But I walk along the path at the edge of the park.

I share the same powder blue sky and drift of white clouds that they do. The playful wind that brushes their hair and sets their kites soaring is the same wind that ruffles the leaves at my feet. Yet doubt still holds firm that my experience is in some way filtered by the lacy shadows covering my path. I imagine the feel of the fields on my bare feet and the crush of grass against my napping body,… the cool damp earth soaking into my back, the fiery glow of sunlight dancing on my closed eyes.

But I walk along the path at the edge of the park.

It is a path I know well. I know its direction. I know its destination. I know it will not lead me astray. I know it will not lead me through the heart of the park itself. In my dreams however truer passions emerge. Temptation provokes thoughts of the heart itself. The beauty that I behold within the park makes promises to my soul. Each night I envision crossing over the threshold of the park and being consumed by a shiver of happiness. I see every wish my heart has held suddenly realized before me. Mixed with the intoxication of night’s romance my heart cannot help but swell with the possibilities my dreams offer. I embrace the clutch of emotions and nightly promise to seek out the possibilities and explore the park from within.

But I walk along the path at the edge of the park.

Daylight melts my resolve and reason replaces romance. I try to convince myself that dreams are best left in the slumbering shadows of night and that passionate expectations cannot be realized in the heart of a simple park. I start to believe that I cannot risk disappointment dissolving the inspiration I hold so dearly to; it is the untainted view of the park that enriches my daily walk along the path I have chosen. I reason that promises of a sweeter existence will forever keep me reaching for my dreams. I am convinced I am doing the right thing as another piece of my soul begins to wither.

And still I walk along the path at the edge of the park.

 

FIN.

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10 Sexy Secrets for Outside the Bedroom

No, not really. However in this age of blogging bloat this is the type of topic that gets most of the blogging buzz; pithy lists and scandalous secrets. The once Wild West of the internet, where you need only hang out your shingle, has become an overpopulated strip mall struggling against urban blight.

I’m certainly not the first to be lured by the promise of expressive freedom, putting my voice out there for all the digital world to hear. While this notion of blogging is quite romantic in theory, in practice the sad reality is the expressive freedom you signed up for is little more than a message in a bottle; perhaps some lonely soul in China will find it one day and use it to practice their English skills but more often than not entries will remain undiscovered and unread.   If you think about it the number of available blogs out there is staggering. The amount of content created over the course of a week is overwhelming. Even if one were to narrow down their search to specific blog topic or theme there’d still be thousands of posts to page through. There are blogs about moms, kittens and geeks. There are blogs about how to blog. Hell, I even typed in “robot monkey” at random and got three blog results!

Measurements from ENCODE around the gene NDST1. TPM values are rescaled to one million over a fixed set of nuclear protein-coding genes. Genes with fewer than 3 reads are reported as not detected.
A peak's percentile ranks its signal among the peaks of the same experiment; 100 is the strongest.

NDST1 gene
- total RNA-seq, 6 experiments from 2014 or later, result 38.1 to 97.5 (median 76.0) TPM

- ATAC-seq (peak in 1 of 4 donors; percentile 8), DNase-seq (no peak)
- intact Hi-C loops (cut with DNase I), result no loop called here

Like any start up business the biggest challenge of blogging seems to be luring people through the virtual front door and then sufficiently dazzling them so that they’ll return again on their own volition. In addition to the more technical strategies involving meta tags, search rankings (SEO), and a robot monkey strike force sent to disable the competition, the majority of this task comes down to shameless self-promotion like posting links and references on Facebook, creating a buzz among friends and family, and joining the blog community, commenting on other people’s sites in hopes that they return the favor in kind; Anything you can do just to get your name out there and, as my friend suggested, be a good “net citizen” (sorry robot monkeys, maybe next time).

Originally publications would handle the battle for viewership and then we the writers would battle for a small slice of their printed page. Nowadays we may cheer for the liberation of removing the publisher as middle man until we realize this drops the hard fought battle for viewership squarely on our shoulders. And this battle is not like a new NBC comedy pilot hoping to win market shares over “The Big Bang Theory”, this more like Animal Planet’s Puppy Bowl competing against the actual Super Bowl,… if the Puppy Bowl was reenacted with sock puppets, filmed on your iPhone 3 and posted to YouTube.   The other inherent problem with this new battlefield perspective is that it even if we “win” it becomes increasingly difficult to define success.

What is the measure of a successful blog? Is it the number of views on a post? The number of subscriptions? The number of comments? Do numbers even matter? Does a singer busking on the street corner count success by the coin drop or the one person that mindfully changes course to cross the singer’s corner each morning? If that singer filled a coffee house with fanatic fans would that be more meaningful? What if she filled a stadium?